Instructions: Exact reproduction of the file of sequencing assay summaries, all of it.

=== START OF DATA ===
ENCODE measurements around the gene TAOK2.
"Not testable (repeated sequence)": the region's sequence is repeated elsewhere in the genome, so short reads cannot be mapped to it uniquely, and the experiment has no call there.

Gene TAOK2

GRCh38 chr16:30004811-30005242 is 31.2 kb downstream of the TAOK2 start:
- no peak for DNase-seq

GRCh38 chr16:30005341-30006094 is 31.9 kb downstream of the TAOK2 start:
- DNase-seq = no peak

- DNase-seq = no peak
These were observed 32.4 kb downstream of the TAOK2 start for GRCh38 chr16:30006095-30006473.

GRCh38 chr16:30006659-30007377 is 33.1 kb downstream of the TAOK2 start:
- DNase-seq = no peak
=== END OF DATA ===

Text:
ENCODE measurements around the gene TAOK2.
"Not testable (repeated sequence)": the region's sequence is repeated elsewhere in the genome, so short reads cannot be mapped to it uniquely, and the experiment has no call there.

Gene TAOK2

GRCh38 chr16:30004811-30005242 is 31.2 kb downstream of the TAOK2 start:
- no peak for DNase-seq

GRCh38 chr16:30005341-30006094 is 31.9 kb downstream of the TAOK2 start:
- DNase-seq = no peak

- DNase-seq = no peak
These were observed 32.4 kb downstream of the TAOK2 start for GRCh38 chr16:30006095-30006473.

GRCh38 chr16:30006659-30007377 is 33.1 kb downstream of the TAOK2 start:
- DNase-seq = no peak